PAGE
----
4:45 p.m.

Liberal

Scott Brison Liberal Kings—Hants, NS

Mr. Chair, I remember that, in the past, the Conservatives were against centralizing government operations, but in this case, they are the ones pushing for centralization.

The ironic part is that it doesn't just indicate a change in direction of government; in this specific case, the previous operation was cost-effective. It was efficient. The decisions, we were told by witnesses, benefited from and were informed by.... In fact, the decisions were made close to the people, to the industries and the regions being affected.

When you look at the overall job numbers in Canada, for instance, we do know that unemployment is almost two points higher than it was four years ago. But when you break it down by regions and by provinces, you recognize that almost 70% of the jobs created in Canada last year were created in two provinces, Saskatchewan and Alberta. There's a balkanization of the Canadian economy. We're hemorrhaging jobs in Ontario, Quebec, the Maritimes.

So this is a time when a less centralized approach actually makes more sense and is even more essential. I find it not only a reversal of Conservative historic policy of being opposed to centralizing these types of decision-making bodies, but also, at a time when the nature of the work and the nature of the decisions being made require regional sensitivities because of the balkanization of the Canadian labour market and economy, I think this is a very wrong-headed decision.

4:45 p.m.

Conservative

The Chair Conservative James Rajotte

Thank you, Mr. Brison.

Mr. Hoback, please.

June 5th, 2012 / 4:45 p.m.

Conservative

Randy Hoback Conservative Prince Albert, SK

Thank you, Chair.

I'm going to be very short and simple here.

You know, we hear this complaint from the NDP all the time about not enough time to go through this, but if they spent less time complaining about the fact and more time working, they'd probably get the work done.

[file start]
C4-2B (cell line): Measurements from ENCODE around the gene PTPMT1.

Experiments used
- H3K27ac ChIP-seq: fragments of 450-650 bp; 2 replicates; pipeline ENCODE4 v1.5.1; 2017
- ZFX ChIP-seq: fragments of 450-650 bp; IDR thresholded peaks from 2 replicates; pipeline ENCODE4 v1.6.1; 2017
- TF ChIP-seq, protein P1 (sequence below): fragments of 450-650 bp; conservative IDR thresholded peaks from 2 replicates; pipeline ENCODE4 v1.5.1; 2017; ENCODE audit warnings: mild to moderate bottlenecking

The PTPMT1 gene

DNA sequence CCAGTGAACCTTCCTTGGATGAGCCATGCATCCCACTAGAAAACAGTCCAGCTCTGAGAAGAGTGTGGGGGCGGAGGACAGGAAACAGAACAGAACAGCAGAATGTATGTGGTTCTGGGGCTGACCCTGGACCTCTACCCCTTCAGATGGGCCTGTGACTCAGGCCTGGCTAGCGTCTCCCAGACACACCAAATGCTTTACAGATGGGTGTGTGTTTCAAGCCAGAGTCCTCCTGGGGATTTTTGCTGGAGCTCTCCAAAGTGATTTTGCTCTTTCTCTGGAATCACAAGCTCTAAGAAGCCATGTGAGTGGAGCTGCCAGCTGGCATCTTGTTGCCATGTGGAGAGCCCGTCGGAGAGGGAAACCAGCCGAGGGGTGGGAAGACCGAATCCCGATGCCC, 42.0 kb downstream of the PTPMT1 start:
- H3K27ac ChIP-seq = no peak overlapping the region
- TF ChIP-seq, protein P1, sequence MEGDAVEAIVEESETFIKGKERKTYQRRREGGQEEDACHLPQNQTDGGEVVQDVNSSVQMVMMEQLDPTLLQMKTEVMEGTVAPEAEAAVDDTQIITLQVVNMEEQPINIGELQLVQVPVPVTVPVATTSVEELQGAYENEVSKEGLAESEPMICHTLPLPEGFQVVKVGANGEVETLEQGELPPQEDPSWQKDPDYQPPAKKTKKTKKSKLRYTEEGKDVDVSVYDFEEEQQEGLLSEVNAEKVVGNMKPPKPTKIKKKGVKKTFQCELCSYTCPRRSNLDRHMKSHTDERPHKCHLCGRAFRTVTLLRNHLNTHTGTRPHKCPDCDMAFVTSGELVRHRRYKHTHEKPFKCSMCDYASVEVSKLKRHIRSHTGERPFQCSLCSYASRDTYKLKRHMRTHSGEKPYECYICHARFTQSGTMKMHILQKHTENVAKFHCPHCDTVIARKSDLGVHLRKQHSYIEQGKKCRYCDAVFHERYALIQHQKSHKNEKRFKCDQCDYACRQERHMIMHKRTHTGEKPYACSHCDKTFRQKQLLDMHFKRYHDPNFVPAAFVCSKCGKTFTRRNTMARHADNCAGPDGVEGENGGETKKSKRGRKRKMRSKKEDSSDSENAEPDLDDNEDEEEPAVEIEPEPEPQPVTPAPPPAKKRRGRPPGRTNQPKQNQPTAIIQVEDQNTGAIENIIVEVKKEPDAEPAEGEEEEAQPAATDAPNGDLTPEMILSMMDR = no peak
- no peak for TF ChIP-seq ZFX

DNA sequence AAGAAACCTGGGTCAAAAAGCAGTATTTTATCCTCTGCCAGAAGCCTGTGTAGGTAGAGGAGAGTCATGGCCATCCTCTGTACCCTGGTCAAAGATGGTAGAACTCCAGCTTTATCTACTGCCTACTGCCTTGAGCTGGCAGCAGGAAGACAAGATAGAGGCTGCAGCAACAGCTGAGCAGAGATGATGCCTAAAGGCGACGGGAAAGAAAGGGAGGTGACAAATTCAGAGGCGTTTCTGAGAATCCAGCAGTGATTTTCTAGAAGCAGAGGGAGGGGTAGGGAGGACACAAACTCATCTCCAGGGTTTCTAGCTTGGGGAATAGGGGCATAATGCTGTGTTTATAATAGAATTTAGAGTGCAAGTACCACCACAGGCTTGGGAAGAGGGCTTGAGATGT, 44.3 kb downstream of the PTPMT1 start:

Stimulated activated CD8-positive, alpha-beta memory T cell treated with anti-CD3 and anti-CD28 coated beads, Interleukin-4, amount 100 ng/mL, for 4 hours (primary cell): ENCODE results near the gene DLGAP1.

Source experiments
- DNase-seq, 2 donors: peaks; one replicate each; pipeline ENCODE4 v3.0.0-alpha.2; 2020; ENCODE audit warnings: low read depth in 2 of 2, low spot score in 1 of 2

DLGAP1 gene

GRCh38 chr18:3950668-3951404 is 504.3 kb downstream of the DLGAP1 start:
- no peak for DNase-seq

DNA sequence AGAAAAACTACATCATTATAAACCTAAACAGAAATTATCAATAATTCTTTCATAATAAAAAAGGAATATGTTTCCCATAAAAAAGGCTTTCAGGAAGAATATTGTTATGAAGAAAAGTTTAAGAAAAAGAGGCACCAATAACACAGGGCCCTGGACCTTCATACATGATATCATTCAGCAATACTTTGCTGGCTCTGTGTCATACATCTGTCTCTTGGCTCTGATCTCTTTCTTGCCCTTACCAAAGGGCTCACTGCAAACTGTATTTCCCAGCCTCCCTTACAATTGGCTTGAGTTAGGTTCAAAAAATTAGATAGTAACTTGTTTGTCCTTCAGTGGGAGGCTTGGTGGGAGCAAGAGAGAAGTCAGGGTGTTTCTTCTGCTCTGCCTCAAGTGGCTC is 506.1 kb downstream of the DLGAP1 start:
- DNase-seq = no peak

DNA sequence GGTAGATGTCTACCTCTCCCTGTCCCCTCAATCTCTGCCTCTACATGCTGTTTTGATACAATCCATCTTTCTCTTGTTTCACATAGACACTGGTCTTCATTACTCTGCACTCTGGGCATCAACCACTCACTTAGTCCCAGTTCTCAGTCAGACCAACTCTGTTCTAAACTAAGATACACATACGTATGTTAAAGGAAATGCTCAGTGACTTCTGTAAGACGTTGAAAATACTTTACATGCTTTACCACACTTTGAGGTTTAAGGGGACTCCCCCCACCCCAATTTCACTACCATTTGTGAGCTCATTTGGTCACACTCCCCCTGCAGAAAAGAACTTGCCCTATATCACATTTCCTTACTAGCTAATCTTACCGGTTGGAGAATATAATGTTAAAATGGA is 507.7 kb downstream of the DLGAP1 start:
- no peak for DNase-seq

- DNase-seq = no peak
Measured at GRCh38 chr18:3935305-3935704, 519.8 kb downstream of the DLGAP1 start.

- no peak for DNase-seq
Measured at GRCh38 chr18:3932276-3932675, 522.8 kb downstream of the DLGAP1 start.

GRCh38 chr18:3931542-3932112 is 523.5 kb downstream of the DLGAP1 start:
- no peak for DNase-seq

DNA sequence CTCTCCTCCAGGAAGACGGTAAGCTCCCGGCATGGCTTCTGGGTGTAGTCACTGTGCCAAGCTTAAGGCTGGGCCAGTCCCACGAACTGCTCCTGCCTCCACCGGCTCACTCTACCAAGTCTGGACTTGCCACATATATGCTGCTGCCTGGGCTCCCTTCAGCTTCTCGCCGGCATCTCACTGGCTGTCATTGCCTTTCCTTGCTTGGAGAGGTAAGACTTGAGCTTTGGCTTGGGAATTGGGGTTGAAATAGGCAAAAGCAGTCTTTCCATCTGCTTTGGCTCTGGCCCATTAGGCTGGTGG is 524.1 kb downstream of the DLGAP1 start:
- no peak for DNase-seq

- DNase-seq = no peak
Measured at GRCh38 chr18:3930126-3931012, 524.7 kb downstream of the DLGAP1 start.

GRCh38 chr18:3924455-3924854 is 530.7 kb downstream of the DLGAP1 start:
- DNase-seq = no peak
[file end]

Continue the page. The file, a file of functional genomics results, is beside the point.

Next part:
I think it's a very straightforward process that we're seeing here in the social security tribunal. We're getting rid of duplication in the administration. We still expect the level of service to be more than adequate and to be professional and proper. We still expect that to happen. I don't think anybody else will say that it's not happening.

As you look at the government and our fiscal situation, and at the ability to make sure we balance our budget books by 2015, we have to look for efficiencies. We have to take advantage of new technologies that have come into play. In this case, if you look at the Internet and if you look at Skype, as Ms. Nash talked about, there are lots of new technologies in play where we no longer have to be face to face, necessarily, to hear an appeal.

Again, I'm not going to spend a lot of time on this. This is just the straight movement forward of making government more efficient yet still providing proper and efficient service, and saving the taxpayer money while doing it. It's very, very simple.

4:50 p.m.

Conservative

The Chair Conservative James Rajotte

Thank you, Mr. Hoback.

Do you have a point of order, Ms. Nash?

4:50 p.m.

NDP

Peggy Nash NDP Parkdale—High Park, ON

Yes.

Mr. Chair, as you know, we may have political disagreements, but in the spirit of wanting to go through this process—we have spent long hours together and we will spend long hours together going through this—I just have to say that I really don't appreciate Mr. Hoback lecturing us and implying that the NDP members on this committee are lazy because we have a different view—

4:50 p.m.

Conservative

Randy Hoback Conservative Prince Albert, SK

I didn't say that—

4:50 p.m.

NDP

Peggy Nash NDP Parkdale—High Park, ON

You've said that we spend more time whining about work than doing the work. I find that offensive. I would really appreciate not being lectured by members on the other side. I'd rather just stick to the issues.

4:50 p.m.

Conservative

The Chair Conservative James Rajotte

Okay.

Mr. Hoback, do you want to address that?